Benefits outweigh harms to justify 26 storey tower

1 min read

Author: Cyril Richert

GarattLane_TowerFollowing our article on the redevelopment of Garatt Lane (South Thames College), including a 26 storey tower, Wandsworth Council has approved the proposal (no surprise, as this is the Council’s own application).

The scheme is described as the demolition of existing buildings and erection of four new buildings ranging in height from 4 to 26 storeys to provide 202 residential units.

You will notice that this is in contradiction to the Council’s planning policies.

The Site Specific Allocations Document (Feb. 2012) states (page 80):

Tall buildings: In accordance with the Stage 2 Urban Design Study – Tall Buildings, the site is sensitive to tall buildings […] Para 2.8 of the S2UDS refers to both the offices in Garratt Lane and Welbeck House as “less successful” and some reduction of existing storey heights will be sought, in part, on both sites. This is to ensure a better relationship to adjoining listed buildings and to enhance the appearance of the Wandsworth Town Conservation Area

As this is now the rule in the Council, those planning documents have been ignored and the officer’s report says:

“26.4 Block B is fully acknowledged to be a tall addition to the Town Centre but the harm that it would cause is considered to be less than substantial in terms of the tests set by the NPPF and outweighed by public benefits. The tall building elements of the development have assessed against policy DMH4 and on balance satisfy the criteria and therefore considered compliant with policies DMH4 and IS3.

26.6 There are a number of listed buildings located near the site; […] where harm may be caused, the benefits to the public are considered to outweigh those harms.

26.7 The site is located within a conservation area. […] on balance the positive aspects of the development are considered to outweigh other aspects of the scheme and overall the proposed is viewed favourably. “

Indeed, with the Council’s catchwords “on balance…” and “where harm may be caused, the benefits to the public are considered to outweigh those harms” everything is now acceptable!

Did you like reading this article? Help us writing more!

CJAG website has been publishing local news for more than 14 years and remains committed to providing local community information and public interest journalism.

We aim to feature as much as possible on community campaigns and initiatives, local societies, charities based in the area, fundraising efforts by residents and helping residents.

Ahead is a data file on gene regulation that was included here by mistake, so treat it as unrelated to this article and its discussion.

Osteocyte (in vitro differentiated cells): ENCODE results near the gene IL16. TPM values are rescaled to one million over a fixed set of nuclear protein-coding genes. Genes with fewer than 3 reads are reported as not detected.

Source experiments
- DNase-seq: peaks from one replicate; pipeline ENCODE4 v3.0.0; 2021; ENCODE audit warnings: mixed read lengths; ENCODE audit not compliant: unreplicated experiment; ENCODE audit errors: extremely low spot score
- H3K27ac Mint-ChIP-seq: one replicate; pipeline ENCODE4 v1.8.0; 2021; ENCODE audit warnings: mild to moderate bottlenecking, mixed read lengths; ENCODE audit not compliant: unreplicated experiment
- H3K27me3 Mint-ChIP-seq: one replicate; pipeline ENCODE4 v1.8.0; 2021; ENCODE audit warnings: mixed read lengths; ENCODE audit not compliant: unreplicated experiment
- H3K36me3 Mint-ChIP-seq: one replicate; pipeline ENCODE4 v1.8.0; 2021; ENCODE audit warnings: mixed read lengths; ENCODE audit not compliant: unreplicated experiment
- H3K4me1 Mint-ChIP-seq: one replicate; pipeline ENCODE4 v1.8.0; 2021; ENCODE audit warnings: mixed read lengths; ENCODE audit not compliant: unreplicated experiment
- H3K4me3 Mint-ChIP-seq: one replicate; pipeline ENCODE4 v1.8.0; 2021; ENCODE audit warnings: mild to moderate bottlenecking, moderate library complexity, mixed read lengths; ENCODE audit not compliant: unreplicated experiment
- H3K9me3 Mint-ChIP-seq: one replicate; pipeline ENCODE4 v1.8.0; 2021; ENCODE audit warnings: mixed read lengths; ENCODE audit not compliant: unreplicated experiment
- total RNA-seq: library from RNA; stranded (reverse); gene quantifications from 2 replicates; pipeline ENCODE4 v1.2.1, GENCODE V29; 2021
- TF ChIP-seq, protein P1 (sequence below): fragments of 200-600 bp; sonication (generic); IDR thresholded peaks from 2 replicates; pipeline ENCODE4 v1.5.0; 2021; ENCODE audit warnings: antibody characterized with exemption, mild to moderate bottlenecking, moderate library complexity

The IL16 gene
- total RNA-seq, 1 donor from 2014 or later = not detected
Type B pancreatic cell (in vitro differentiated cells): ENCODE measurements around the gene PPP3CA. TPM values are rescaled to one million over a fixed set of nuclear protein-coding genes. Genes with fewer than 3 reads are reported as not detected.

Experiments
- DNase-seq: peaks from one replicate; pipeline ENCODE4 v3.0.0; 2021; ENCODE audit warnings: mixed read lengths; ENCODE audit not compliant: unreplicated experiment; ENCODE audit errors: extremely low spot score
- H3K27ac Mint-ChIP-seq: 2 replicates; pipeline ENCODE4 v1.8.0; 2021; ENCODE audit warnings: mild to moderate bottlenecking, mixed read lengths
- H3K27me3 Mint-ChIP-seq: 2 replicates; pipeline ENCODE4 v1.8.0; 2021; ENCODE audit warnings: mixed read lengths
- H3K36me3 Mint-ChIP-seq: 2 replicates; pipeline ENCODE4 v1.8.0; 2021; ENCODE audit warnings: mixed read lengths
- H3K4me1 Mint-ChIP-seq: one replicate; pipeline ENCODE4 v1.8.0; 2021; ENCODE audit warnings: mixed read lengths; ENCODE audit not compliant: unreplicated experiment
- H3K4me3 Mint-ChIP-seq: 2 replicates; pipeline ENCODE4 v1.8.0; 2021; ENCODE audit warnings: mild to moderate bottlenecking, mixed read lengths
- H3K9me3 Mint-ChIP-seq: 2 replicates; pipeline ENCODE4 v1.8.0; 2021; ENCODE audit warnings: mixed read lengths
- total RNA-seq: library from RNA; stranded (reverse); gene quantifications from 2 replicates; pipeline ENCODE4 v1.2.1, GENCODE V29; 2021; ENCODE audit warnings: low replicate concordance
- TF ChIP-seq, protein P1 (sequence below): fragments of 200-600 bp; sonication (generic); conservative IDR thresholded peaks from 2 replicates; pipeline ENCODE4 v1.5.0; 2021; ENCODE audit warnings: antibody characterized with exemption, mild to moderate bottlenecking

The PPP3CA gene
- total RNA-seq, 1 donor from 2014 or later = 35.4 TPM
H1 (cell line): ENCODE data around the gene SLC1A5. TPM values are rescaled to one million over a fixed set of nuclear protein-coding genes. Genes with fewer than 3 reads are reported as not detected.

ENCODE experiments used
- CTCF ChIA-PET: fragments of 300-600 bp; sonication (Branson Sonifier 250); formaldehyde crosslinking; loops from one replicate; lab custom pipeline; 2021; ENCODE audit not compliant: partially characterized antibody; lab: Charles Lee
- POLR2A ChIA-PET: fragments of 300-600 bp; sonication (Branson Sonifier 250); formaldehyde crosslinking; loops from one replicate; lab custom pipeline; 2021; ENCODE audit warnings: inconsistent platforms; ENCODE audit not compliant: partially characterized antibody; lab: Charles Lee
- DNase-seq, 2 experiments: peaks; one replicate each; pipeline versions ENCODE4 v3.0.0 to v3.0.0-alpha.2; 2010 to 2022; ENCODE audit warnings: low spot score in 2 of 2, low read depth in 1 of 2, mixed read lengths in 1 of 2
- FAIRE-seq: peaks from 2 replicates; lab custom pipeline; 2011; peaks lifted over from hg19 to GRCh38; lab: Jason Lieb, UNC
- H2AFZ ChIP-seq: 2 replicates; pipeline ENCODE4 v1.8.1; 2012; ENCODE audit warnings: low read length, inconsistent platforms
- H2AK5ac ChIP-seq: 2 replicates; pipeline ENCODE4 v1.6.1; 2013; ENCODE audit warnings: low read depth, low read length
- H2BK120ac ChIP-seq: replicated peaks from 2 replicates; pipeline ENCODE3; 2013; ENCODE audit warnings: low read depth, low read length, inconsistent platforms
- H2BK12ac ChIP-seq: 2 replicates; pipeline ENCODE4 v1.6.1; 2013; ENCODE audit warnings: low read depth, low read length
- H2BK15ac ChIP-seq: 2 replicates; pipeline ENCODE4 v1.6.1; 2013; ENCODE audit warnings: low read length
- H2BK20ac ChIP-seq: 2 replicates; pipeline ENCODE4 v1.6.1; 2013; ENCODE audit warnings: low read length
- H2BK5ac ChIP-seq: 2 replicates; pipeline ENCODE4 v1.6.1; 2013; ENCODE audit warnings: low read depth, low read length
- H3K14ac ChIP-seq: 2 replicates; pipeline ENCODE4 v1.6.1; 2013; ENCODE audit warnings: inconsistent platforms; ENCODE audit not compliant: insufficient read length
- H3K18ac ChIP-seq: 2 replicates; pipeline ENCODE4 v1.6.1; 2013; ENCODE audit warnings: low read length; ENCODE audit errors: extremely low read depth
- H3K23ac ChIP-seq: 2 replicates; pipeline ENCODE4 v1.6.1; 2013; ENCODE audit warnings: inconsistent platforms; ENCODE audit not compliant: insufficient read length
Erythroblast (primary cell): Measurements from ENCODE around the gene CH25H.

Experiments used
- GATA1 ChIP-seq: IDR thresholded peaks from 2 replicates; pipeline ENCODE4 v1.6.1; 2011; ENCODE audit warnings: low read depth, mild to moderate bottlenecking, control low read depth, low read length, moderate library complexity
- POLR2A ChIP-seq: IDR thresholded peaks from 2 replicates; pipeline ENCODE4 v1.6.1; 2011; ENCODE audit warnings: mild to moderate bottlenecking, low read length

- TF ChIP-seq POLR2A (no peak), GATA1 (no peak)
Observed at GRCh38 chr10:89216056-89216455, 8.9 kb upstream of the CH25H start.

We've always done that and won't be changing, in fact we'd like to do more.

Until recently, all stories, analysis and reports published have been made with the great help of many volunteers. However, at the end of the day it cost time and efforts and we are frustrated that we cannot do more: there are many subjects that we would like to cover but we need financial resources to help us providing regular information.

We are therefore asking our readers to consider offering financial support to these efforts. Any money given will help support community and public interest news and the expansion of our coverage in this area.

2 ways of supporting our project

Do you think what we are doing is helping the community and you want to encourage us to do more? We have set up two ways of supporting our project:

  1. Paypal: For one-off contributions, you can just use your bank card. However if you wish to encourage and support us regularly with a small amount, you will need a Paypal account to set up a monthly subscription. Click here to donate.
  2. Patreon: this is a well-known membership platform that connects content creators with supporters. Mainly, it offers financial tools that let supporters subscribe to projects that give creators a predictable income stream as they continue to create content. Click here to subscribe and support us regularly.

If you do support us in this way we'd be interested to hear what kind of articles you would like to see more of on the site – send your suggestions to the editor.

CJAG News editor and Clapham Junction Action Group co-founder and coordinator since 2008, Cyril has lived in Clapham Junction since 2001.
He is also funder and CEO of Habilis-Digital Ltd, a digital agency creating and managing websites and Internet solutions.